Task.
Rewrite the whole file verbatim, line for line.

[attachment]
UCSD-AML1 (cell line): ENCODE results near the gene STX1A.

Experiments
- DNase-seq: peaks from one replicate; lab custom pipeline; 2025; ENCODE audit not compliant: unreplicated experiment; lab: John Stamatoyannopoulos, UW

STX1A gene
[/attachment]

UCSD-AML1 (cell line): ENCODE results near the gene STX1A.

Experiments
- DNase-seq: peaks from one replicate; lab custom pipeline; 2025; ENCODE audit not compliant: unreplicated experiment; lab: John Stamatoyannopoulos, UW

STX1A gene